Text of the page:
- NSR is computationally efficient for arbitrarily complex graphical models, applicable to a wide range of structured prediction tasks.
- The authors' proposed method paves the way for new neural graphical models to be designed for these tasks.
- The linear-chain model runs at 8,000 tokens per second for training with MLE.

Summary

## Introduction:

Complex probabilistic graphical models were widely adopted for NLP tasks before the prevalence of deep learning (e.g. the skip-chain CRF of Finkel et al (2005) and Sutton and Mccallum (2004) for NER).- Consider two contrasting approaches to structured prediction: transition-based models and graphical models.
- Transition-based models (e.g. the sequence-to-sequence models of Sutskever et al (2014)) have enjoyed recent success thanks to their ability to have unbounded memory of past transitions when predicting subsequent ones; yet because no conditional independence assumptions are made, inference is typically restricted to greedy search and its variants.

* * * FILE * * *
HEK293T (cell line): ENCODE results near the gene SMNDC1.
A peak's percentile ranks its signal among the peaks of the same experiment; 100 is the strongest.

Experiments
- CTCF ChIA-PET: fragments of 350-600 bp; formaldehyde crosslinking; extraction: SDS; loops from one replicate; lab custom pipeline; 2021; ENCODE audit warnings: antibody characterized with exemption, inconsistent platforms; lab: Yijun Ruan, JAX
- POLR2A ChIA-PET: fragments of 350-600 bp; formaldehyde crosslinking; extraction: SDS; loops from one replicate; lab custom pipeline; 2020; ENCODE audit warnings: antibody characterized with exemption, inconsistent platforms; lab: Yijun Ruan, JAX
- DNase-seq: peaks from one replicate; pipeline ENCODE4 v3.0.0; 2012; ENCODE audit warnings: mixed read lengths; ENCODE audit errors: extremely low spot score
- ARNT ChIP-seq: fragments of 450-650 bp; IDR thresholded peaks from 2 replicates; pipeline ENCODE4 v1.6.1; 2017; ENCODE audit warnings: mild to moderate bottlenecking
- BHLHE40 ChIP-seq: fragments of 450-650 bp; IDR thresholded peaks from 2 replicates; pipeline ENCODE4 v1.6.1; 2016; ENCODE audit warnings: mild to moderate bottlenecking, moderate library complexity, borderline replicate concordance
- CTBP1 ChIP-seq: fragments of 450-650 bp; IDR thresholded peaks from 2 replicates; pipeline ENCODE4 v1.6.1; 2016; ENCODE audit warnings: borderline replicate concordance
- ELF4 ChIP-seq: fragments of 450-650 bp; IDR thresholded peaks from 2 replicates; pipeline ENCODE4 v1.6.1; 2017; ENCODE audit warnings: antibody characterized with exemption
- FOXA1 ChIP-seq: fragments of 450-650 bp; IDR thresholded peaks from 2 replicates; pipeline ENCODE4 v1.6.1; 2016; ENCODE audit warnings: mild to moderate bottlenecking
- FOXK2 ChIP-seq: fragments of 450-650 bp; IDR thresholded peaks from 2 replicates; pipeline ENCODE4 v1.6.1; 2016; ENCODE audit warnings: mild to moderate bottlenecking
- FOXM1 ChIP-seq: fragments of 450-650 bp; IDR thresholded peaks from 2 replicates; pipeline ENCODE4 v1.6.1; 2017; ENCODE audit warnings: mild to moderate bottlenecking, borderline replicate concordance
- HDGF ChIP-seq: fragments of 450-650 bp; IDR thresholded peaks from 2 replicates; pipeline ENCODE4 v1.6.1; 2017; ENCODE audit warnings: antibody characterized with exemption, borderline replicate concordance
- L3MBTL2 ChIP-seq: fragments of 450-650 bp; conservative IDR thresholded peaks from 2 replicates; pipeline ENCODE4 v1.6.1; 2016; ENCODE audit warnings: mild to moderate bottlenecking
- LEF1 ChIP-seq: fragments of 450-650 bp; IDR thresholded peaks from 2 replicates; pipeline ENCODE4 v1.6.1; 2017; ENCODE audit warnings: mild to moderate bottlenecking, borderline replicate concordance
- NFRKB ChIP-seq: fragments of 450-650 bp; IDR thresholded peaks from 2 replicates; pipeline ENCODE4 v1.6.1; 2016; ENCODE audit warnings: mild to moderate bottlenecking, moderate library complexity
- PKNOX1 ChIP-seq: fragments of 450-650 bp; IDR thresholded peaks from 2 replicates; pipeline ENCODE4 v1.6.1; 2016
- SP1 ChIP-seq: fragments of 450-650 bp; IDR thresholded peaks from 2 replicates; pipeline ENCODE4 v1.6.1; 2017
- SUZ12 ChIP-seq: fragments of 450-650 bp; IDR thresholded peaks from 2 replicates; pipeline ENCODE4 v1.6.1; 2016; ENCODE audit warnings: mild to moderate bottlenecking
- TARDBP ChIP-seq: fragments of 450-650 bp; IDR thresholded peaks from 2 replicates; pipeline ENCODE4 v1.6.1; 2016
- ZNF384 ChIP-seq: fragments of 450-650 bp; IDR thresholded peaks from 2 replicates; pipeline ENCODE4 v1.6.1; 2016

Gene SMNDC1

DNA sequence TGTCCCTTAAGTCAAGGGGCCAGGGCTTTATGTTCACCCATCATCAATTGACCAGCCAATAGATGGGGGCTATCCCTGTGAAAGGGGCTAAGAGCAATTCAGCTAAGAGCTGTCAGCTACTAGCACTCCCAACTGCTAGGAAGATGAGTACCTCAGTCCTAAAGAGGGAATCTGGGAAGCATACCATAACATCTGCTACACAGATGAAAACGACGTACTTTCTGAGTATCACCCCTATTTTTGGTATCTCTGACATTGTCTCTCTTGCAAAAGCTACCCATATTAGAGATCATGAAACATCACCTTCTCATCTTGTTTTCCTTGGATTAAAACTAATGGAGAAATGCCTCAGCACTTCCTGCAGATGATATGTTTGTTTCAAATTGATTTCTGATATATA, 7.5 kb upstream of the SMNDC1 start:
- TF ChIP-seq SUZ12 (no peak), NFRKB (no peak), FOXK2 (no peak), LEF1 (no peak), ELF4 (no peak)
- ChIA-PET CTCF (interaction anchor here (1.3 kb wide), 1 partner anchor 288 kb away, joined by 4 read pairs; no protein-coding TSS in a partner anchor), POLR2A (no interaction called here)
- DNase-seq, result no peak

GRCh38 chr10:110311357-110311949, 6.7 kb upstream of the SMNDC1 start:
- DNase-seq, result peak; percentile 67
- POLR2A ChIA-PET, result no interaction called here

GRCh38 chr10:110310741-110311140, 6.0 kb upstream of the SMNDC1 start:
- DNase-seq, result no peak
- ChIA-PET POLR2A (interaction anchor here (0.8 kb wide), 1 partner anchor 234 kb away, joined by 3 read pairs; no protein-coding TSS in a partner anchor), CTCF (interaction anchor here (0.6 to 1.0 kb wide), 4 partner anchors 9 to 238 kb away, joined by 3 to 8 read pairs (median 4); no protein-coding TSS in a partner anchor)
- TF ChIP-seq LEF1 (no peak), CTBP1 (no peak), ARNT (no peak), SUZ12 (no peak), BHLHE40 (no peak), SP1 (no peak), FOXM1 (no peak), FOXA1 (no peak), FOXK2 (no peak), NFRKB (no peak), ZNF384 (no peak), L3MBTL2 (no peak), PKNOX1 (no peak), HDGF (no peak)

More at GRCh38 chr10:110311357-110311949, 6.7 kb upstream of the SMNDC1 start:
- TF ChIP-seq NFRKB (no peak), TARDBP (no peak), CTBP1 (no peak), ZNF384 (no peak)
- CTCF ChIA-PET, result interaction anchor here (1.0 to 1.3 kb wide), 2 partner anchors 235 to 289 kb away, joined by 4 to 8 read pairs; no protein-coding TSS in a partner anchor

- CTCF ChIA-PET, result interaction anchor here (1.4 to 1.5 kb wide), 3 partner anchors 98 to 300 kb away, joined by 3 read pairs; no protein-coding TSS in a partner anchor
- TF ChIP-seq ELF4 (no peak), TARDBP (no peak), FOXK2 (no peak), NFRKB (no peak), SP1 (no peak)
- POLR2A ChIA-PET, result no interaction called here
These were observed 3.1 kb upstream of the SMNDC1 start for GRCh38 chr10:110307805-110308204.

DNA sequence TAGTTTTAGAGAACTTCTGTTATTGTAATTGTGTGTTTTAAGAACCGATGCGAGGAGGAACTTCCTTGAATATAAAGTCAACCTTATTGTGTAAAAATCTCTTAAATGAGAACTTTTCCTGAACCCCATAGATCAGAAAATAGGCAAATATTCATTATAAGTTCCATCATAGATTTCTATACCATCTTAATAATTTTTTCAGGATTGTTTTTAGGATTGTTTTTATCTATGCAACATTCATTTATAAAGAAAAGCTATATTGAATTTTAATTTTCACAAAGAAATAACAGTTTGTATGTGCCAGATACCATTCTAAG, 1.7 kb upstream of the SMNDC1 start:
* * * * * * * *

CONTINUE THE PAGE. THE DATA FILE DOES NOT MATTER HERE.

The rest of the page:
- Graphical models make strong conditional independence assumptions, but enjoy a wealth of inference algorithms, both exact and approximate, as a result.
- The authors focus on this latter approach to modeling
## Methods:

5.1 Dataset and Model Configuration

The authors evaluate Neural SampleRank for sequence tagging models on CoNLL-02 Dutch (Tjong Kim Sang, 2002), and CoNLL-03 English and German NER datasets (Tjong Kim Sang and De Meulder, 2003). 2 Summary statistics of the training set for each language is shown in Table 1.- The authors evaluate Neural SampleRank for sequence tagging models on CoNLL-02 Dutch (Tjong Kim Sang, 2002), and CoNLL-03 English and German NER datasets (Tjong Kim Sang and De Meulder, 2003).
- The authors use GLoVE (Pennington et al, 2014) for English, and Fasttext (Bojanowski et al, 2017) for German and Dutch.
- The authors use Flair (Akbik et al, 2019) in its recommended settings for each language.
## Results: